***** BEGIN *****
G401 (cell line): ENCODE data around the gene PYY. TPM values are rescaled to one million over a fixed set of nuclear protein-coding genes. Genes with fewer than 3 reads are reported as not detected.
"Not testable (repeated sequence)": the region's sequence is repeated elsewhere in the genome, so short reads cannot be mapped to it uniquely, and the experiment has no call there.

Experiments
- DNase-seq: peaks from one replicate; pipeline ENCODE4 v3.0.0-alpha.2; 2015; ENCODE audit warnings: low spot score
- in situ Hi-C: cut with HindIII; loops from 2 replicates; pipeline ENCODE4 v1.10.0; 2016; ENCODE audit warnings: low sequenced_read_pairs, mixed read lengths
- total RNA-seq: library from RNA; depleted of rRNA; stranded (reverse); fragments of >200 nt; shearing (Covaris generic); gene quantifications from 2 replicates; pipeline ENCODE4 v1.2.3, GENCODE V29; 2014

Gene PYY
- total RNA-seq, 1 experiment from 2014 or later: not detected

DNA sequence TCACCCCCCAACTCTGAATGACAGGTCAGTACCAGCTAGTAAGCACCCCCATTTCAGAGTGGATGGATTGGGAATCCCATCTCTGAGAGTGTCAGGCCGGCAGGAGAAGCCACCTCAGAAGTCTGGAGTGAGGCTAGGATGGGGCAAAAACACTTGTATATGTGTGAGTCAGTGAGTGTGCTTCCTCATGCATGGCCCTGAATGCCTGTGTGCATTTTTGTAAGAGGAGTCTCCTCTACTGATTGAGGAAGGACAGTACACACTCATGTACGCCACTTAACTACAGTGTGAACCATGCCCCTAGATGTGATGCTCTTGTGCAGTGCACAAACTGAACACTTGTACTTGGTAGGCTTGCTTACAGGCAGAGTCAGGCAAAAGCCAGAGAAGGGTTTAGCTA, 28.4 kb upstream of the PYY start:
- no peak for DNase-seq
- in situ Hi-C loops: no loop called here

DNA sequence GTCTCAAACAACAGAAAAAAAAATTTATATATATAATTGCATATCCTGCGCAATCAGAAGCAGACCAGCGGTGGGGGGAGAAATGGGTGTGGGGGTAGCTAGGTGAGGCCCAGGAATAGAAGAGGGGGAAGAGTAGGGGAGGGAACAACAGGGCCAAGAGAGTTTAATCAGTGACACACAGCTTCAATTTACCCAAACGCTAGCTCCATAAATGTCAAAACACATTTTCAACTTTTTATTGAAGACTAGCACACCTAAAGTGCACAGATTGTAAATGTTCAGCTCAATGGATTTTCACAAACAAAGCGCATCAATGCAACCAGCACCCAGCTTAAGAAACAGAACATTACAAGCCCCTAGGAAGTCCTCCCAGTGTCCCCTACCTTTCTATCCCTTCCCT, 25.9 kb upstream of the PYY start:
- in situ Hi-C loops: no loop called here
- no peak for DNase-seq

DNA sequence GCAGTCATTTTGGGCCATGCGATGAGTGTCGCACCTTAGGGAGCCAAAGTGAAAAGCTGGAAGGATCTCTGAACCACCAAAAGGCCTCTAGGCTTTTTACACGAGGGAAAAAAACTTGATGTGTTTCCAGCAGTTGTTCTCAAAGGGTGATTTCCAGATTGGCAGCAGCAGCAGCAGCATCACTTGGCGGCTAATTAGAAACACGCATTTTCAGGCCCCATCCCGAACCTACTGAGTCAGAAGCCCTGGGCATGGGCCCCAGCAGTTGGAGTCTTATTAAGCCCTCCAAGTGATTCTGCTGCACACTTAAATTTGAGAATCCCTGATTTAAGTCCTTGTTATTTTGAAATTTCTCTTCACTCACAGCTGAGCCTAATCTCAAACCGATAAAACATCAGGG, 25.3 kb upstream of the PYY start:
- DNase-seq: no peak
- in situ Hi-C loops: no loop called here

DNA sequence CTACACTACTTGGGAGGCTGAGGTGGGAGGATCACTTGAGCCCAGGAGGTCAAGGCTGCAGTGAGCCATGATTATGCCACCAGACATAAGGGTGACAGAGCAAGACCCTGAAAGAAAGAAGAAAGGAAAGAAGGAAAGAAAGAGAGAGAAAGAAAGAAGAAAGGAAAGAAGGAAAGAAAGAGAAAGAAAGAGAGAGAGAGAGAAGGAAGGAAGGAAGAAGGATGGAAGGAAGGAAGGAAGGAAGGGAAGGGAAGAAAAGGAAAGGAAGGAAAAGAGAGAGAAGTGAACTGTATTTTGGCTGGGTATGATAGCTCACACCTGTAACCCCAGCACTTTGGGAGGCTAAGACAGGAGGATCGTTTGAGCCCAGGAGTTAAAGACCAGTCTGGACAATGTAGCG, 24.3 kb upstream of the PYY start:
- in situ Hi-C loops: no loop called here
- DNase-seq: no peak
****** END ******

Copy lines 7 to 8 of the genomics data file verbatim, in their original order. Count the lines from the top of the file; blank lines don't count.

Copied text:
Gene PYY
- total RNA-seq, 1 experiment from 2014 or later: not detected